From education to employment

Association of Colleges responds to Education Secretary’s plans for 2021 exams, teacher assessed grades and proving competency of vocational learners

David Hughes, Chief Executive, AoC

@AoCDavidH and the Association of Colleges respond to Gavin Williamson’s plans for 2021 exams, teacher assessed grades for GCSE’s and A-Levels. David also highlights the challenge of providing students on licence to practice courses, particularly how to prove competency in their chosen field

Commenting on today’s statement from the Education Secretary, Gavin Williamson on the plan for students’ grades now exams have been cancelled, Association of Colleges (AoC) Chief Executive David Hughes said

“We welcome the Secretary of State’s decision to move to teacher assessed grades for this summer’s public exams and the trust that shows in teachers professional judgements – they are best placed to do this and AoC has been calling for this to be planned as a contingency since September. We believe that this could help address the different levels of disruption to learning which different students have experienced.

“We welcome the opportunity to work with the government, Ofqual, awarding organisations and other representative groups to develop a workable and fair system for all students across all types of general, applied general and vocational/technical qualifications. It is vital that the proposed way forward is consistent and fair to every student because of the worry and confusion which abounds currently, particularly following the mixed message that January exams are going ahead while this summer’s exams are cancelled.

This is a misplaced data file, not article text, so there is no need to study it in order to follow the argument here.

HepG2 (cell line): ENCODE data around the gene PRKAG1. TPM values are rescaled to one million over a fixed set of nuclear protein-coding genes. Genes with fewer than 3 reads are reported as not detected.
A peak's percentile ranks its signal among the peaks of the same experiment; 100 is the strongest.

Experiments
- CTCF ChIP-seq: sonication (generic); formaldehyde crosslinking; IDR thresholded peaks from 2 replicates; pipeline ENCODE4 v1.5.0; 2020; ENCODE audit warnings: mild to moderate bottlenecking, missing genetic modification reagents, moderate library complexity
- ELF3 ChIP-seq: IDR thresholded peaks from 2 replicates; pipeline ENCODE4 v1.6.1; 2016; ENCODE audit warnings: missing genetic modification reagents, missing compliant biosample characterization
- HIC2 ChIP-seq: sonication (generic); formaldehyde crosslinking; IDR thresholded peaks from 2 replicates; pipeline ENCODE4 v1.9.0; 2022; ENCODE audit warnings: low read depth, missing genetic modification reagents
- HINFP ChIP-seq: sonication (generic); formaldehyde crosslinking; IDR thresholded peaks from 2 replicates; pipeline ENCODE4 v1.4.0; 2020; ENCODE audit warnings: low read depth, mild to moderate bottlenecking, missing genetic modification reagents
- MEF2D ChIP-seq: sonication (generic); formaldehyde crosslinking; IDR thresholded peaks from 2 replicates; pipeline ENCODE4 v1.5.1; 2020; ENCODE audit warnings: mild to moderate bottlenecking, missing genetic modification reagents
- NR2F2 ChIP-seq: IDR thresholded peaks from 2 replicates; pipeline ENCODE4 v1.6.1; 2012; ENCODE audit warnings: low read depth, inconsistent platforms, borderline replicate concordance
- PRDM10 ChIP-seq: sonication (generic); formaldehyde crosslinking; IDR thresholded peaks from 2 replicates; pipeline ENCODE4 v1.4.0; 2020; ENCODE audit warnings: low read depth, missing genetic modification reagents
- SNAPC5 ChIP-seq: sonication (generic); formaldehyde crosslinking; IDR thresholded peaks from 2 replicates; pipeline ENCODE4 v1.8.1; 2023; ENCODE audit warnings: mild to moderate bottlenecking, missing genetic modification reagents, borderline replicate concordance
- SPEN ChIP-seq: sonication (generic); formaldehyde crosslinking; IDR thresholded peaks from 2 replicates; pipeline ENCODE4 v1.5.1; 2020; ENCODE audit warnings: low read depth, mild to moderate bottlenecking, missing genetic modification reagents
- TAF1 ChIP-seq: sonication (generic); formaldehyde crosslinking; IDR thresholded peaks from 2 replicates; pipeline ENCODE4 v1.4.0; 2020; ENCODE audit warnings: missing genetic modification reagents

“As well as young people, there are around 250,000 apprentices and 1 million adult students studying for qualifications in colleges. Decisions for all qualification types need to be made and communicated as soon as possible, so we welcome the speed at which the government has committed to work on this.  Not only do the plans need to be fair, comprehensive, inclusive and robust; they also need to be agreed quickly, communicated clearly and be flexible enough to work in practice. Clarity is needed for students, but so is reassurance that they can trust the plans will be put into action and stuck to.

“This year’s system faces an enormous challenge of accounting for the differential disruption which students have already experienced over two academic years: differential lost learning time, differential access to digital devices and broadband off-site and the differential impact of sickness and self-isolation in different contexts. This is not easy to map, but it is clear that those who already face the biggest barriers to success are also the most affected by the impact of Covid-19. The pandemic has widened and deepened educational disadvantage gaps.

“There is an emerging issue too for students on licence to practice courses, who may not have been able to receive the level of training they will need to be able to show competency in their chosen field. This is a training as well as an assessment challenge which will need special attention urgently alongside the consultation.”

AoC asks for:

  • A robust plan to be agreed as soon as possible for all qualification types with clear guidance for students, teachers and centres.
  • A national system of centre-moderated assessment combined with national moderation.
  • A special consideration process which allows centres to flag and quantify the level of disruption faced by students.
  • The resources available in the exam support service to be targeted at providing access to digital devices and broadband for those students who lack access so they can fully access online learning opportunities.

Urgent review of the lost training which licence to practice students have suffered which might hamper their ability to meet the competencies required in their chosen fields

Related Articles